Sculpting a success story
Sculpture, architecture and Vaastu sastra… these are a few fascinating facets of V. Ganapati Sthapati, recipient of this year’s Padma Bhushan.
Space is everywhere. If this space is confined by a four-walled structure, it becomes a living organism.
Photo: M. Karunakaran
THE ARTIST and his creations: V. Ganapati Sthapati
The Tiruvalluvar statue. .
Meeting 81-year old V. Ganapati Sthapati is an interesting experience. He can dazzle you with his scholarship of Tamil, Sanskrit, Vaastu Shilpa sastra, architecture and mathematics. He is a practising sculptor and an architect with a quest for resea
rch. Even at this age, his spirit for learning has not dimmed. He is not afraid to speak out his mind either. “Sanskrit and Tamil are one. Technically, they are the same. Only we are fighting over them (about which is superior to the other),” he says and lists out words that are the same in both the languages. For example, ‘moolan’ in both means source, ‘kalam’ denotes time and ‘gnalam’ is world. Ganapati Sthapati was among those chosen this year for Padma Bhushan award. “It is a matter of pride that I have been chosen for the award,” he says with humility. “It gives me a sense of satisfaction, for the award is a recognition of our tradition.” The tradition that he represents is that of Viswakarmas and the Vaastu science of sculpture and architecture, including temple building. He is a descendant of the long lineage of traditional sculptors and temple architects — Viswakarmas — in Tamil Nadu.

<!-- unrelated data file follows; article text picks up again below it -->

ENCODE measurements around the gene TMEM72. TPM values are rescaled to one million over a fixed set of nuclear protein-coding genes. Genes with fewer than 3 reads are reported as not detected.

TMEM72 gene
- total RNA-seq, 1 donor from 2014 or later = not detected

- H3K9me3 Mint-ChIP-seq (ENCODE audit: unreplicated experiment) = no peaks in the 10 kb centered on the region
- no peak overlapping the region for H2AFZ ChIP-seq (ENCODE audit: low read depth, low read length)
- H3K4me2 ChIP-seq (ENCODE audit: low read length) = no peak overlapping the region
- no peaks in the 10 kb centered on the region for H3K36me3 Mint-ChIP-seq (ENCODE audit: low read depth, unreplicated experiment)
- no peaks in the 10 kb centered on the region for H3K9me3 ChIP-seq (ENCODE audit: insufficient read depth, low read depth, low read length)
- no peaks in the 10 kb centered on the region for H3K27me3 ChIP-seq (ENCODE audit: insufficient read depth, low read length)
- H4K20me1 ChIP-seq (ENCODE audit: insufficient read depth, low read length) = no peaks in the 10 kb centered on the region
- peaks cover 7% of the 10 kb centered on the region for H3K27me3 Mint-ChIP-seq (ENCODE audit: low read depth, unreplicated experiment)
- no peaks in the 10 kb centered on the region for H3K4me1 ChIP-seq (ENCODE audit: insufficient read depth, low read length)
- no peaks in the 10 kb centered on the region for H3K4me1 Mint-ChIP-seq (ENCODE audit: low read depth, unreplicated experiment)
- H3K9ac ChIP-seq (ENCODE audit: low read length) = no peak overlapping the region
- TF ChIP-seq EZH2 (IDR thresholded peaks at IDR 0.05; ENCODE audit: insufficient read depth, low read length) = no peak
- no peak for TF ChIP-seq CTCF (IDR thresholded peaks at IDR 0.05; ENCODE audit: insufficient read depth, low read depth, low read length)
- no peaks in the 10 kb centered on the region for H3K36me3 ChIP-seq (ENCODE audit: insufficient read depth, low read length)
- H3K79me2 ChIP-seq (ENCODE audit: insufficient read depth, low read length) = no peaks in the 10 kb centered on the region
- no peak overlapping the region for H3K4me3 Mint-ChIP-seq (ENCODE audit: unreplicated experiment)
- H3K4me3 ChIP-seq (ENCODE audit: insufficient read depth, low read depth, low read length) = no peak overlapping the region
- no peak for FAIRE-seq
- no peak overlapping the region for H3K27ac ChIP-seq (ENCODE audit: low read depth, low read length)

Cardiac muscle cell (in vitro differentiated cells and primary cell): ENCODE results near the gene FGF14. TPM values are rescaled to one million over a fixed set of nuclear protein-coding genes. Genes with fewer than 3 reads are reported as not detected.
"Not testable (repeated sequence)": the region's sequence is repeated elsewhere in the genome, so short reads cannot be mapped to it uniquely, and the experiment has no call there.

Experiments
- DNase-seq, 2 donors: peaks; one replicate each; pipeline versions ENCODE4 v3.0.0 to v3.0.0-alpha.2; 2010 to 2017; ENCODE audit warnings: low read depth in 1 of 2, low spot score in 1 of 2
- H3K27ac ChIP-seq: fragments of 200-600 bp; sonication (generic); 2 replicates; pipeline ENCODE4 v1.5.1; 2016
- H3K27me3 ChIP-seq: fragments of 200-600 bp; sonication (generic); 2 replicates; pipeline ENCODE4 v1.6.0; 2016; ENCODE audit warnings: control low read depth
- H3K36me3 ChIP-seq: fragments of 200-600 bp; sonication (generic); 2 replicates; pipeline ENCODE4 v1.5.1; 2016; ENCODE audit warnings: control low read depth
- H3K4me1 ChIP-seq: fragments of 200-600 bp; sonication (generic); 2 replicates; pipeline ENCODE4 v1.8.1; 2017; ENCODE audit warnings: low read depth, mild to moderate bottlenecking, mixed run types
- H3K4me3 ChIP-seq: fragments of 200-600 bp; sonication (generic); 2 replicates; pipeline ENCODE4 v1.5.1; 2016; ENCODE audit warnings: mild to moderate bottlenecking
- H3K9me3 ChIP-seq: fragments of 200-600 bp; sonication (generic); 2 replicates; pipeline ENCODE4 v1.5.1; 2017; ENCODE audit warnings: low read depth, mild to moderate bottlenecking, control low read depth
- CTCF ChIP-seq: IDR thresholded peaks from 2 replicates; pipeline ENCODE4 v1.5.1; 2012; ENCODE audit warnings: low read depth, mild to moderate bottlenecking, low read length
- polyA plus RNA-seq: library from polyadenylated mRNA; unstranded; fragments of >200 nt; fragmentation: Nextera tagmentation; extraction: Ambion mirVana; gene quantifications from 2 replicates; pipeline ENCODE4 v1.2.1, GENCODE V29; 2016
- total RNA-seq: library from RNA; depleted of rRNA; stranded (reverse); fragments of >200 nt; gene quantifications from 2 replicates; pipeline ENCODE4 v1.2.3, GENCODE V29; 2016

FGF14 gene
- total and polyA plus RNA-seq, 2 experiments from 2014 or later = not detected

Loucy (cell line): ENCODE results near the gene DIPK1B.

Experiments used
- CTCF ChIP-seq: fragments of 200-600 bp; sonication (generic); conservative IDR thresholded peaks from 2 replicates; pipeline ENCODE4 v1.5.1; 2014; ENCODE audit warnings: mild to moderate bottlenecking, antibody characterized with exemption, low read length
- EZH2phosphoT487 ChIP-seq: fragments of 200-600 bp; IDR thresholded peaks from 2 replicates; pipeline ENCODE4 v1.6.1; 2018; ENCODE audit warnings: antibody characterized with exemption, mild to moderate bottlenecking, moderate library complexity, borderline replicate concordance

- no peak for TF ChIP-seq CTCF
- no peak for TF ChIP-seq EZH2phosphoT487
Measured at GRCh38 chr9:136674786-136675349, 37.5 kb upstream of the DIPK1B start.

According to him, Brahmarishi Mayan is the progenitor of Vaastu science, and the science of Shilpa sastra and architecture are based on mathematics. While others have merely defined architecture as the science of material space, Mayan has described it as ‘the pinnacle of achievement in mathematics.’ This mathematics implies the use of a unique measure called ‘Space-Time Units.’ Ganapati Sthapati himself describes architecture as ‘frozen music’ in which ‘vibrations are important.’
Subject of study
For 27 years, from 1961 to 1988, he was the principal of Government College of Architecture and Sculpture at Mamallapuram. While there, Ganapati Sthapati raised the status of the art of sculpting “from a mere craft practised in thatched road-side sheds to the four-walled precincts of the college where the students learnt the science and technology of tradition and came out as graduates with a B.Sc. in Temple Architecture.”
“Also the age old technical literature on Shilpa and Vaastu (architecture) shastras, which were both in Tamil and Sanskrit, were brought into the curriculum of the institute, thus elevating its academic status.” He argues that vastu means energy and vaastu means matter. “Energy contains matter and matter contains energy. This is our Veda and we practise this theory in architecture,” he says, and continues, “Space is everywhere. But you cannot see it. It has no form which can be seen with eyes. However, if this space is confined by a four-walled structure, it becomes a living organism. It can breathe. In doing this, I use orderly measures. These are backed by a mathematical formula... This technology is called Vaastu shastra.”